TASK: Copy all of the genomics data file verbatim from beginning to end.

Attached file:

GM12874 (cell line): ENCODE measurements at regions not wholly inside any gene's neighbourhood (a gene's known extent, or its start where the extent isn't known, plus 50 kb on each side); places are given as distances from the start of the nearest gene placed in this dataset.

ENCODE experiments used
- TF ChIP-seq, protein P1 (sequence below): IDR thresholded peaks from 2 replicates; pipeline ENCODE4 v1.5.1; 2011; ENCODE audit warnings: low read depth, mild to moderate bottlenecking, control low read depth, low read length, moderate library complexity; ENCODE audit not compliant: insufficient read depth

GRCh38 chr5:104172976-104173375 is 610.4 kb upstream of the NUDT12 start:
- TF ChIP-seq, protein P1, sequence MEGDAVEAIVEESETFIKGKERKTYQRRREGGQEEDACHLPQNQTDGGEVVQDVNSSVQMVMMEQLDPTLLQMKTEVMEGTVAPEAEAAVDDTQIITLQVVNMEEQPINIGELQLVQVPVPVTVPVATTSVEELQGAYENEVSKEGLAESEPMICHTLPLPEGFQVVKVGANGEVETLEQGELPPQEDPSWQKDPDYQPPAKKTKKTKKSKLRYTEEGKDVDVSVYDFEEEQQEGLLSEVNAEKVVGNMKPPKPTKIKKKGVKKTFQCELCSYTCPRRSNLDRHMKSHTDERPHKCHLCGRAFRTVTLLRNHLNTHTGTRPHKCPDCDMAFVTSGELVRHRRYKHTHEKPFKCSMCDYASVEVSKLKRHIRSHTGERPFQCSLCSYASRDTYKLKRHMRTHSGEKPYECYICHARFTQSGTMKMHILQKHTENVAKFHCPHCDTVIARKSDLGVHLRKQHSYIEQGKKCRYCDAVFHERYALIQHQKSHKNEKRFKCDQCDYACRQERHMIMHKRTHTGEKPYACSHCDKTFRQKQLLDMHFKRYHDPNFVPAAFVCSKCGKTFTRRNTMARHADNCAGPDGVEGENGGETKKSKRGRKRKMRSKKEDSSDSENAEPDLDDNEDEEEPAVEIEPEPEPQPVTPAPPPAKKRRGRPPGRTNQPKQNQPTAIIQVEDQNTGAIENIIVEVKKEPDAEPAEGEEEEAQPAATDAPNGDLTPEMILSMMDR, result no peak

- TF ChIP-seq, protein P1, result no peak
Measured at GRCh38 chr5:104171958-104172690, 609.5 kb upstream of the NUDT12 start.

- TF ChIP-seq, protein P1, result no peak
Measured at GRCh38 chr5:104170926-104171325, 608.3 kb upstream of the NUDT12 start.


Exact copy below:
GM12874 (cell line): ENCODE measurements at regions not wholly inside any gene's neighbourhood (a gene's known extent, or its start where the extent isn't known, plus 50 kb on each side); places are given as distances from the start of the nearest gene placed in this dataset.

ENCODE experiments used
- TF ChIP-seq, protein P1 (sequence below): IDR thresholded peaks from 2 replicates; pipeline ENCODE4 v1.5.1; 2011; ENCODE audit warnings: low read depth, mild to moderate bottlenecking, control low read depth, low read length, moderate library complexity; ENCODE audit not compliant: insufficient read depth

GRCh38 chr5:104172976-104173375 is 610.4 kb upstream of the NUDT12 start:
- TF ChIP-seq, protein P1, sequence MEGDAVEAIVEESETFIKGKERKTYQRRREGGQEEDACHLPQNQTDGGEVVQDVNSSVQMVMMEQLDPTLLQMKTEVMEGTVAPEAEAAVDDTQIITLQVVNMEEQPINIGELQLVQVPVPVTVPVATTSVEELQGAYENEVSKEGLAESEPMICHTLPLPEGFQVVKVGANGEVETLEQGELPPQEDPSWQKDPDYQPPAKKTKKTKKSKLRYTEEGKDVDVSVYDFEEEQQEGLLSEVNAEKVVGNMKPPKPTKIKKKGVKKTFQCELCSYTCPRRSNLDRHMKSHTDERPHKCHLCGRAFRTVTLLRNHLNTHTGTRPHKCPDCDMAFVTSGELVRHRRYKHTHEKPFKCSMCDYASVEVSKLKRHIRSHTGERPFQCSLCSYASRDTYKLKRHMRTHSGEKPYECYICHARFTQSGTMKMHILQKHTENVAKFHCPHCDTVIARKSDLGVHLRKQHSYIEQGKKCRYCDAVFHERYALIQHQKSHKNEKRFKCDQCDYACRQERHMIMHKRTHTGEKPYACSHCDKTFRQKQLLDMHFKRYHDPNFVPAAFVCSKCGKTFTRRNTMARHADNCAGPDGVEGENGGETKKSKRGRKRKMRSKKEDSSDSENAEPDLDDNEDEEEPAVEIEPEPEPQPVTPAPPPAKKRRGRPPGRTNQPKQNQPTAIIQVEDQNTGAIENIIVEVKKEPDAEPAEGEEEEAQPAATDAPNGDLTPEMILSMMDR, result no peak

- TF ChIP-seq, protein P1, result no peak
Measured at GRCh38 chr5:104171958-104172690, 609.5 kb upstream of the NUDT12 start.

- TF ChIP-seq, protein P1, result no peak
Measured at GRCh38 chr5:104170926-104171325, 608.3 kb upstream of the NUDT12 start.